Gavin Newsom Signs Legislation Protecting Privacy of Abortion Providers, Patients

UNIVERSAL CITY, CALIFORNIA - JUNE 15: California Governor Gavin Newsom attends California Governor Gavin Newsom's press conference for the official reopening of the state of California at Universal Studios Hollywood on June 15, 2021 in Universal City, California. (Photo by Alberto E. Rodriguez/Getty Images)
Alberto E. Rodriguez/Getty Images

Fresh off the heels of his landslide victory in the recall election, California Gov. Gavin Newsom (D) signed legislation on Wednesday to protect the privacy of abortion providers and patients.

According to The Hill, Newsom signed two bills related to abortion privacy on Wednesday — AB 1356 and AB 1184 — with the intention of “protecting access to sexual and reproductive rights” in the Golden State.

“California has been a leader in protecting access to sexual and reproductive rights, but as we’ve seen recently with unprecedented attacks on these rights, we can and must do more,” Newsom said upon signing the bills.

“I applaud the establishment of the California Future of Abortion Council and look forward to its important work to advance our state’s leadership on this vital issue,” he said. “I’m proud today to sign these two bills that demonstrate our dedication to strengthening and further protecting access to reproductive health care services in California.”

The Associated Press

In this May 21, 2019, file photo, People gather at the state Capitol to rally in support of abortion rights in Sacramento, CA. (AP Photo/Rich Pedroncelli, File)

AB 1356 will increase penalties for violators of the California Freedom of Access to Clinic law, which prohibits “the phone number and home address of an abortion provider, patient volunteer or clinic employee from being posted on the internet” as well as “photos and videos of patients and providers being taken within 100 feet of a clinic that provides abortions,” per The Hill.

AB 1184 seeks to “protect the privacy of people receiving reproductive health care services as well as gender-confirming care by ensuring their information is kept private if they are not the primary policyholder on their health insurance.”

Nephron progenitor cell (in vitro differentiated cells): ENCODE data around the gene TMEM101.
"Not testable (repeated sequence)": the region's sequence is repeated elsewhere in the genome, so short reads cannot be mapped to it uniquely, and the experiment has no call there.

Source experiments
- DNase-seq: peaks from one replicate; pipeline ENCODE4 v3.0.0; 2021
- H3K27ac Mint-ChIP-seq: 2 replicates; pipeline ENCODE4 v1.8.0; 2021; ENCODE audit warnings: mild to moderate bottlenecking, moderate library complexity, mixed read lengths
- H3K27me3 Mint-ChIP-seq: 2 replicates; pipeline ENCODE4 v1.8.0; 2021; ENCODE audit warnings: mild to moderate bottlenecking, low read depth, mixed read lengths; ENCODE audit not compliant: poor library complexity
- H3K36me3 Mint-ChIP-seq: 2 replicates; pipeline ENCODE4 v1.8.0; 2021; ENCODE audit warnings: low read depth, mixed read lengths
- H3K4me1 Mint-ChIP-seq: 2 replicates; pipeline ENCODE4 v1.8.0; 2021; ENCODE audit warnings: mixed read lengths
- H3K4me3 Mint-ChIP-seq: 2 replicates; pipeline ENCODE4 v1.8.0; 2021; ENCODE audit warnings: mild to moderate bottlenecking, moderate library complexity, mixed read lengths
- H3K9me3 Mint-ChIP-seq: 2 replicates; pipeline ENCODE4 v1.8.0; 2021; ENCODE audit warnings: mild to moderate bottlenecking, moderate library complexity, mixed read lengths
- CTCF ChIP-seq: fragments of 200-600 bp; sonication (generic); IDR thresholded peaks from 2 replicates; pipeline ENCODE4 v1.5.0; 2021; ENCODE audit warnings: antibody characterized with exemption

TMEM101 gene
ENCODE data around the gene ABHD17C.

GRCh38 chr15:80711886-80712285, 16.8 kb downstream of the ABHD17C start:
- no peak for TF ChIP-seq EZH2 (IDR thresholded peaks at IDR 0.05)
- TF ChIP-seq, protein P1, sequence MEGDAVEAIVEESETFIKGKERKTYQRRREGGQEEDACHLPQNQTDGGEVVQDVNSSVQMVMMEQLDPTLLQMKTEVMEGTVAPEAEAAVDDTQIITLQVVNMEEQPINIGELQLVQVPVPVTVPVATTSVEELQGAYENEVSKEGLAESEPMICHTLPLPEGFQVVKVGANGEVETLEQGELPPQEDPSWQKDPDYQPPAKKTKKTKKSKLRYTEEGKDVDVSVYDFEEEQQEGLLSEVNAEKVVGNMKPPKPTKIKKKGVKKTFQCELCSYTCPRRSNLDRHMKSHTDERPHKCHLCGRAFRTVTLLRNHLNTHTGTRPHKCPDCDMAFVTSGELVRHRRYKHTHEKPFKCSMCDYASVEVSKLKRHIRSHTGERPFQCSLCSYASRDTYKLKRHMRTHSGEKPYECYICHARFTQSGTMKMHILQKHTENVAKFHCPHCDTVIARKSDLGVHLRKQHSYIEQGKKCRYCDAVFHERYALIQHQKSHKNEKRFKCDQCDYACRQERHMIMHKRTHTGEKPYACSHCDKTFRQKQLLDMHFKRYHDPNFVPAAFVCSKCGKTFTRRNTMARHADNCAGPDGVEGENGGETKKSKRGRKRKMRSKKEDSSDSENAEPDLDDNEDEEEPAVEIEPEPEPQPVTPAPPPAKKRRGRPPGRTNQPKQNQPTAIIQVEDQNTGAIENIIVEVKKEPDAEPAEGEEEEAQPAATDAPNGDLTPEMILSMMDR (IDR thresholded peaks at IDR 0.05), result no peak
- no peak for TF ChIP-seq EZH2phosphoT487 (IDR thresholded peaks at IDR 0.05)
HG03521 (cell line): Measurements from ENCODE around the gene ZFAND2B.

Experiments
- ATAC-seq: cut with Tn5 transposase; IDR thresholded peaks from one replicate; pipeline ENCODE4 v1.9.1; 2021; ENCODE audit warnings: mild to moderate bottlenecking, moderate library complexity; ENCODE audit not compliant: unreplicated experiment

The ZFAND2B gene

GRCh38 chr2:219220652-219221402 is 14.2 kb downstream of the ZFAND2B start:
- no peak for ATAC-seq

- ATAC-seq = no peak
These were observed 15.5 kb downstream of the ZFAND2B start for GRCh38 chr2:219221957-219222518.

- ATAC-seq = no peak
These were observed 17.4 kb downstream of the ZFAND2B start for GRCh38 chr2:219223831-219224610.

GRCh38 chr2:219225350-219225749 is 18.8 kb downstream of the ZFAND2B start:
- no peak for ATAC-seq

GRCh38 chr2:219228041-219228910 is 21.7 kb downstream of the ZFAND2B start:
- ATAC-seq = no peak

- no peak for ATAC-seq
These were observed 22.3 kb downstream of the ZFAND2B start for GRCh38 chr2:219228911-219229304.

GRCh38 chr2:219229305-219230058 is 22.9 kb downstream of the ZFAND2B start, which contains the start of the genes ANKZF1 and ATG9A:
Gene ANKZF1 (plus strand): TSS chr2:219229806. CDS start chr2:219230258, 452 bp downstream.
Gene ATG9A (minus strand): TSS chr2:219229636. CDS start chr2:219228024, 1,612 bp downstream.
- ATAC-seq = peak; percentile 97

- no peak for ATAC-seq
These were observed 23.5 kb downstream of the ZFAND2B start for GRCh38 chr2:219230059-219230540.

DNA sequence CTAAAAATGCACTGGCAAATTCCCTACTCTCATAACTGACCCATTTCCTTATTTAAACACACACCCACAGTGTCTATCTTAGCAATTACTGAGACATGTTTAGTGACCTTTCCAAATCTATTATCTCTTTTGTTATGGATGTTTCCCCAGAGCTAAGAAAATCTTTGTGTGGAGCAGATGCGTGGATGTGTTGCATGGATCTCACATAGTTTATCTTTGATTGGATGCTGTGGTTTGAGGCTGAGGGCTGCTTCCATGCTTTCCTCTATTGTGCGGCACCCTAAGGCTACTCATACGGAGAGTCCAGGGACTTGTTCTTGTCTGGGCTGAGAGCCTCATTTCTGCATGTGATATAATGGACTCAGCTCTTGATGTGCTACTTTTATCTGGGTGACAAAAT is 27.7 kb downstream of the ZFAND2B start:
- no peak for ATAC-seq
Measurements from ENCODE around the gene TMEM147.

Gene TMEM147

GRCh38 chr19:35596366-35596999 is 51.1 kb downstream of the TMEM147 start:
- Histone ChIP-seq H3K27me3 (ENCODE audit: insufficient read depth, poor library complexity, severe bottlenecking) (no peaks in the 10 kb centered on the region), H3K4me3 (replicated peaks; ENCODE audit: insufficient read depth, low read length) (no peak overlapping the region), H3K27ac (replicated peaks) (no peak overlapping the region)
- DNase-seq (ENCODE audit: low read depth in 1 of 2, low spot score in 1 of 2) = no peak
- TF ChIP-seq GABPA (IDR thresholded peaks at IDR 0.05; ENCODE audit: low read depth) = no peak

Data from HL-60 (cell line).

California Governor Gavin Newsom (L) greets US President Joe Biden during a campaign event at Long Beach City Collage in Long Beach, California on September 13, 2021. - US President Joe Biden kicked off a visit to scorched western states Monday to hammer home his case on climate change and big public investments, as well as to campaign in California's recall election. (Photo by Brendan Smialowski / AFP) (Photo by BRENDAN SMIALOWSKI/AFP via Getty Images)

California Governor Gavin Newsom greets US President Joe Biden during a campaign event at Long Beach City College in Long Beach, California, on September 13, 2021. (Photo by BRENDAN SMIALOWSKI/AFP via Getty Images)

Following the California recall election last week, Newsom has hit the ground running with his progressive agenda, immediately signing legislation that will end single-family zoning to make way for the building of multi-housing units. As Breitbart reported:

SB 8 overrides some local government authority to reduce the capacity of housing projects; and SB 10 promotes high-density developments in certain urban areas.

The most controversial of the three is SB 9, which would allow homeowners to split single-family lots into two, and allow them to build duplexes on each, without the approval of local authorities, and regardless of single-family zoning in those areas.

The idea is to encourage more housing units to be built, providing more supply and potentially lowering prices. However, the law is not likely to promote much new housing in urban areas like San Francisco, though it may have an impact in the suburbs.

During his victory speech after winning the California recall, Newsom thanked the voters of his state for saying, “Yes,” to his leftist agenda.

“We said yes to women’s fundamental constitutional right to decide for herself what she does with her body, her fate, and her future,” Newsom said. “We said yes to diversity. We said yes to inclusion. We said yes to pluralism. We said yes to all those things that we hold dear as Californians and, I would argue, as Americans.”


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